zen PRO 7:53pm, 22 March 2005
First off thanks for inviting me to this group! I love seeing how color influences what we think we 'see.'

I've approached Selective Colour from both ends - both colorizing parts of B/W photos and completely desaturating portions of color photos (which we used to call 'Cutouts' in Fotolog). It seems to me that even though the coarse effect is similar, the two approaches are very different. I'm glad that this group allows both because i'm interested in that difference.

When i'm colorizing a B/W photo, i tend to be more object oriented. The person, the car, the THING. When i'm desaturating portions of a color photograph, i tend to be more oriented towards what the final color (or color palette) will be. For instance picking out all the reds.

Which technique do you prefer? Or do you approach this in a completely different manner? Inquiring minds are just that: inquiring!
Beachy PRO 12 years ago
Interesting post - and thanks for joining

I like to experiment and as such my efforts have been rather haphazard. My favourite effect is where a colour photo is desaturated except for one object or colour. It doesn't always work, but that shows there's an art to it. Some of the work I've seen on Flickr has been inspirational.

I find it interesting that humans actually have two different 'processors' for b&w and colour images. At night, when the 'rods' in our eyes take over from the 'cones,' colours appear really desaturated and often one particular colour will completely dominate all others.

For example, if you stare at bright red numbers on an alarm clock at night, they will often appear to float above the dark background, and may even seem to move around independently of the rest of the clock - it's bizzare!

I look forward to seeing more images and chat appearing in this group.
The_Iceman 12 years ago
I've been mulling this over the topic for awhile, not sure where to begin, where to end, and how much content to put into this response.

Having tried various colorizations (desaturating Colors and colorizing B&Ws) I've come to my own conclusion when working with cutouts. This conclusion is 'general' and for me seems to work well 80% of the time. The other 20% ... I throw away what I know and go a different direction.

Let the colors be as natural as possible. What I've found, as a whole, is taking a B&W and colorizing it ... well I like the colors a little more desaturized. I guess it can depend on the photo one is working on. I've seen some beautiful pictures of flowers with a blured background. The background has been 'darkened' to the medium-dark gray with the saturated (and sometimes heavily saturated) flower giving great contrast to the image. The Yellows, Reds, Magentas...etc look awesome against the darker gray backgrounds. I think this type of technique is perfect for close-up shots, using Macro Lenses, keeping the lens fairly closed for a very close focus on the subject.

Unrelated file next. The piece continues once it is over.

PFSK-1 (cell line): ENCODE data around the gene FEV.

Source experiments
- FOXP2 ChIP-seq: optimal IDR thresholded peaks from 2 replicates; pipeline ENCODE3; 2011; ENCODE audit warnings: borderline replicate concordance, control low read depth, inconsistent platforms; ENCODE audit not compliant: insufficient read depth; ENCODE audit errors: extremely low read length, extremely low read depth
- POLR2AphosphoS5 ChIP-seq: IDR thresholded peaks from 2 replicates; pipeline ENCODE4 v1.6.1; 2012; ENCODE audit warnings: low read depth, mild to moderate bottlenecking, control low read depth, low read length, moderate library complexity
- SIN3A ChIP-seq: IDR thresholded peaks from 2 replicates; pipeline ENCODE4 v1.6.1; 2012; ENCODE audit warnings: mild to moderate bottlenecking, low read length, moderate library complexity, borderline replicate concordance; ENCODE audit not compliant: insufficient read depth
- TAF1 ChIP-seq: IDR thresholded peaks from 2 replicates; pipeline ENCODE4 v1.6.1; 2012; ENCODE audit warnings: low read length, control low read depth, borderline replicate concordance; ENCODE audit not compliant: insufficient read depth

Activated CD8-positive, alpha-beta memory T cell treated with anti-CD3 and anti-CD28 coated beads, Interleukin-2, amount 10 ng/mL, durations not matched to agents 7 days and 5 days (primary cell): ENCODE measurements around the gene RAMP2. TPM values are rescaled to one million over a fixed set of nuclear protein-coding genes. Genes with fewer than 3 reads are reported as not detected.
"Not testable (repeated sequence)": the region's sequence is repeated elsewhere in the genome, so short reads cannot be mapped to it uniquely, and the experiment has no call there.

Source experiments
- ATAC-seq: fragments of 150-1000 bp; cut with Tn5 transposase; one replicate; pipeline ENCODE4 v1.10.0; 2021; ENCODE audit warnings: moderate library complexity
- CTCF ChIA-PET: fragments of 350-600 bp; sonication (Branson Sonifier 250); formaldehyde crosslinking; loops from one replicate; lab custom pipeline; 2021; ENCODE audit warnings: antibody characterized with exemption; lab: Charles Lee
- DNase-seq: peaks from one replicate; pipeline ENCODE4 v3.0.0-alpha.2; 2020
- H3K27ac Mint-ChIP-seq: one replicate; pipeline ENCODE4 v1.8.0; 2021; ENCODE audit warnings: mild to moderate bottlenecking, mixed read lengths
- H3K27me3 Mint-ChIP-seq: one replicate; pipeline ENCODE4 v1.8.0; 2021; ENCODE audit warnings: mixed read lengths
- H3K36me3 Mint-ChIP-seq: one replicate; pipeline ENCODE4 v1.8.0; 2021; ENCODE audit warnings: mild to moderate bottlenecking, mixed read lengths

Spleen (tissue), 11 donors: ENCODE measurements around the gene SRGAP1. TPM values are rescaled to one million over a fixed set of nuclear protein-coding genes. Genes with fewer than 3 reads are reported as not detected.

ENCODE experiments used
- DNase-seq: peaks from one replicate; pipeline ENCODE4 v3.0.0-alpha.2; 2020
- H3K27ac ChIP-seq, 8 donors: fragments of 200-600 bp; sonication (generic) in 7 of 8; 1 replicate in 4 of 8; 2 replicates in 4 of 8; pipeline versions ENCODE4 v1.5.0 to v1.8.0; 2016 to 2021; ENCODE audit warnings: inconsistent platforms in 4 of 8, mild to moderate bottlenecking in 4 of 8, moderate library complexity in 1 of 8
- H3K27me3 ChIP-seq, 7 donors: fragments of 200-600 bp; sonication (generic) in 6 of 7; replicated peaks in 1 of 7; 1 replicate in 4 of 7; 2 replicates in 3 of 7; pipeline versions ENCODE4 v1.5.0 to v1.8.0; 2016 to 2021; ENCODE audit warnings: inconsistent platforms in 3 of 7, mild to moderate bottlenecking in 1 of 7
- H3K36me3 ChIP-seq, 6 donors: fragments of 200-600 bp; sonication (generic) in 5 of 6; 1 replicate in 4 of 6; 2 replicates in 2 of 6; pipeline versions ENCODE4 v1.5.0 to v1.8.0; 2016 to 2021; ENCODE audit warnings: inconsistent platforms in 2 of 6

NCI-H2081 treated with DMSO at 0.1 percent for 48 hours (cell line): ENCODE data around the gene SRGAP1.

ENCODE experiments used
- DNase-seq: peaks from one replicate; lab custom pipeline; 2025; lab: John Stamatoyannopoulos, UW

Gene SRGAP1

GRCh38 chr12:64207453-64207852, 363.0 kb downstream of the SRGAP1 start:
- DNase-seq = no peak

For Scenes with a lot of imagery.... Well I kind of go a little different route, as a general rule. I've seen a lot of pictures out there and have found that if there is too much saturation of the part of the image you want colorized the image can sometimes have a little too much 'shock-value' to it rather than going with the flow of the scene itself. Sometimes there are too many colors being shown and it totally distracts one from the entire scene. I have typically liked to see scenes with the colors a little more desaturized unless it is one or 2 colors. Not necessarily taking a beautiful 'blue' and making it an ultra-light pastel-blue, but probably somewhere in-between.

I don't want to come across the wrong way to people, as I enjoy the coloriztion of photos so very much, and have done some myself. I would tend to like the saturation of a b&w to be a little more natural in color. Of course there are always exceptions. The great photo that Zen put out with the rocker/punker with the green/redish hair is a great example of a picture with great sharp contrast in b&w and colors, including the hair colors themselves. This is an outstanding photo. I would also say the photo from "The Pretender" of the Ceramic Cafe. Limited Colors goes GREAT in contrast against its b&w surroundings. I have found I would much prefer these photos to my taste of the cutout process than some of the photos where the colorized subjects/areas as a whole might be a little too un-natural based on the coloring. A Monarch Butterfly cutout with it's natural coloring, in my opinion, is better than one which has been turned bright red or pink.

While the contrast of the vibrant colors to the B&W Background is wonderful, a small sense of un-realism to the image can take place. Again... depends on the subject and the framing of the picture for it all.

My process, normally, is to use color images and work from them. Since I use a digital camera .... I just take the color photos, desaturize a copied layer and then mask what I want brought back in as color. I may increase the saturization some (usually not more than 15%, and even potentially alter the hue a little to the color I think it should be (Granted I'm not the best photographer and still working on capturing exactly the richness of the color I intend to get) and then make the necessary changes.

I guess.... bottom line .... I desaturize and bring back natural color from the photo with small adjustments to those colors. I use this method about 80% of the time. the other 20% I change things up more.
how would you desaturate portions of color photos with Photoshop CS2?
hegarty_david 9 years ago
the easiest way is create a hue/saturation layer and turn saturation all the way down. you can paint on the layer mask of this layer to show or hide the B/W effect.
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